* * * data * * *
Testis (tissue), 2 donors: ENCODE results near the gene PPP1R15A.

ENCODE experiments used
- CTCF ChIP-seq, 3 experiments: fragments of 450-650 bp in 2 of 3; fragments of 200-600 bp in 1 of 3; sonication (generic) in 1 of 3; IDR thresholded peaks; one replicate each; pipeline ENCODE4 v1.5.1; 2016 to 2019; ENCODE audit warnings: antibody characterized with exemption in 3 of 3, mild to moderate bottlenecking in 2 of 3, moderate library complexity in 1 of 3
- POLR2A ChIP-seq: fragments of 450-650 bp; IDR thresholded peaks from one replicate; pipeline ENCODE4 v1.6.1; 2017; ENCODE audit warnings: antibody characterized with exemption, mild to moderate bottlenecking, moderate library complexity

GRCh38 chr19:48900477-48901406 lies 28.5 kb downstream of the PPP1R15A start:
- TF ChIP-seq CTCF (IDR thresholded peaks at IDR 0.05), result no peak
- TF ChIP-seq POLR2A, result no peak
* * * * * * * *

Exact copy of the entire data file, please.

Testis (tissue), 2 donors: ENCODE results near the gene PPP1R15A.

ENCODE experiments used
- CTCF ChIP-seq, 3 experiments: fragments of 450-650 bp in 2 of 3; fragments of 200-600 bp in 1 of 3; sonication (generic) in 1 of 3; IDR thresholded peaks; one replicate each; pipeline ENCODE4 v1.5.1; 2016 to 2019; ENCODE audit warnings: antibody characterized with exemption in 3 of 3, mild to moderate bottlenecking in 2 of 3, moderate library complexity in 1 of 3
- POLR2A ChIP-seq: fragments of 450-650 bp; IDR thresholded peaks from one replicate; pipeline ENCODE4 v1.6.1; 2017; ENCODE audit warnings: antibody characterized with exemption, mild to moderate bottlenecking, moderate library complexity

GRCh38 chr19:48900477-48901406 lies 28.5 kb downstream of the PPP1R15A start:
- TF ChIP-seq CTCF (IDR thresholded peaks at IDR 0.05), result no peak
- TF ChIP-seq POLR2A, result no peak